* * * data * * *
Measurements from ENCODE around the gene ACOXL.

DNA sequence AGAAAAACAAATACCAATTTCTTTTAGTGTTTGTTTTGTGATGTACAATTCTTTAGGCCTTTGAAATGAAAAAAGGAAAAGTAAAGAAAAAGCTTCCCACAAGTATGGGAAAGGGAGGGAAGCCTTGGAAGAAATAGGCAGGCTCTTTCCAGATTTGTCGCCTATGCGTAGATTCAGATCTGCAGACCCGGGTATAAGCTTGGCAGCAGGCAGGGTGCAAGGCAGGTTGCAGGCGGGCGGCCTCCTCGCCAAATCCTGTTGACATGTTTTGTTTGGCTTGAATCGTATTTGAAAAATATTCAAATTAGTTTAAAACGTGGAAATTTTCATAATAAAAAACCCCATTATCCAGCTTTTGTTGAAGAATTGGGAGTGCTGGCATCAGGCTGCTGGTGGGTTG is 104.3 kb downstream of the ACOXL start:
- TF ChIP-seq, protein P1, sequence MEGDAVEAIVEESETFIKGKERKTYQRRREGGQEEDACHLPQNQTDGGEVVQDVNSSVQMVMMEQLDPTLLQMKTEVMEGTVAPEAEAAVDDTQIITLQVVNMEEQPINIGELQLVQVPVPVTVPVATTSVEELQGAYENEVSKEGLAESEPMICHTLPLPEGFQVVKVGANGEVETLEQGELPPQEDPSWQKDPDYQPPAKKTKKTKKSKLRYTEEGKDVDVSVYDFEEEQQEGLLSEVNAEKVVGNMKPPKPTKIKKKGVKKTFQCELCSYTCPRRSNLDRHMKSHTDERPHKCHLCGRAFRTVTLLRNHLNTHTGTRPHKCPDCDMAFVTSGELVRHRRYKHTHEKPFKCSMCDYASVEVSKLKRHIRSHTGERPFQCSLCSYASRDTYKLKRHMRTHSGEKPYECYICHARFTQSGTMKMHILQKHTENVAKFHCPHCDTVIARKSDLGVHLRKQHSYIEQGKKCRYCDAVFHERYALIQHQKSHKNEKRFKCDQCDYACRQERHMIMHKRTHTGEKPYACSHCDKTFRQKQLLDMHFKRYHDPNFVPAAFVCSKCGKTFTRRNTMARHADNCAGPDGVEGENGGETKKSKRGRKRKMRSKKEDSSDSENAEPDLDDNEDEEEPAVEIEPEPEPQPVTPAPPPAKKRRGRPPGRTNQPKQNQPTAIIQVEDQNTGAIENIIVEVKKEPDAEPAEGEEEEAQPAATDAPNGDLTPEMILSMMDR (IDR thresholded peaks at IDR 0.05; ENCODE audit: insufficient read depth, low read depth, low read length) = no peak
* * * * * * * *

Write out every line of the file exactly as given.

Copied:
Measurements from ENCODE around the gene ACOXL.

DNA sequence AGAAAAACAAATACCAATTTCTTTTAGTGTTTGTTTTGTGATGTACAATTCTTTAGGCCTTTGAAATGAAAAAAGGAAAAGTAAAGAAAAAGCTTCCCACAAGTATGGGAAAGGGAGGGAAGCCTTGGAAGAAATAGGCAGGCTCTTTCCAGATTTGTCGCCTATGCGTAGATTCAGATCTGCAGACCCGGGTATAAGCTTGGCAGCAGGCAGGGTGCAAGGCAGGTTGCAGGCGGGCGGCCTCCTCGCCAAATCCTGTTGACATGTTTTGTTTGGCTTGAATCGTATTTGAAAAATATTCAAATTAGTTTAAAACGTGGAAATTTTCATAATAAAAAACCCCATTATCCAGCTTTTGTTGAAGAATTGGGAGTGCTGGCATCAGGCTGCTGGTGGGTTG is 104.3 kb downstream of the ACOXL start:
- TF ChIP-seq, protein P1, sequence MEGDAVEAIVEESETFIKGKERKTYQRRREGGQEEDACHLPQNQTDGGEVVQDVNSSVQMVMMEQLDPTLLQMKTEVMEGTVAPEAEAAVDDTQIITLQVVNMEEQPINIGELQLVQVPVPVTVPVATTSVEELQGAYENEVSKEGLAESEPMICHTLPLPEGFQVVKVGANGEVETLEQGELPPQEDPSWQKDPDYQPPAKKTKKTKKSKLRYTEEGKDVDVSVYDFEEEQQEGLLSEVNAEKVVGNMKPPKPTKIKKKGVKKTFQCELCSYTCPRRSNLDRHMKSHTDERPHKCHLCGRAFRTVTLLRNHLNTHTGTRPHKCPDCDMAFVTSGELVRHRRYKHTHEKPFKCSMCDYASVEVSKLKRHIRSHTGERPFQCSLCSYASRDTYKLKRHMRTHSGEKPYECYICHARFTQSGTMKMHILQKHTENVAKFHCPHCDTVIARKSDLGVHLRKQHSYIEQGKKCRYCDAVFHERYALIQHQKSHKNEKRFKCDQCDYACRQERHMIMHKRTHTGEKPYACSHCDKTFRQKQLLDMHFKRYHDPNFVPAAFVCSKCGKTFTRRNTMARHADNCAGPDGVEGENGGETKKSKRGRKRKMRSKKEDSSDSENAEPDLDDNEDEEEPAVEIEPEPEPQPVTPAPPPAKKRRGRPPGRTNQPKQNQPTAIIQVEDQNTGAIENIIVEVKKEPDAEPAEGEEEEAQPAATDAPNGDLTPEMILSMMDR (IDR thresholded peaks at IDR 0.05; ENCODE audit: insufficient read depth, low read depth, low read length) = no peak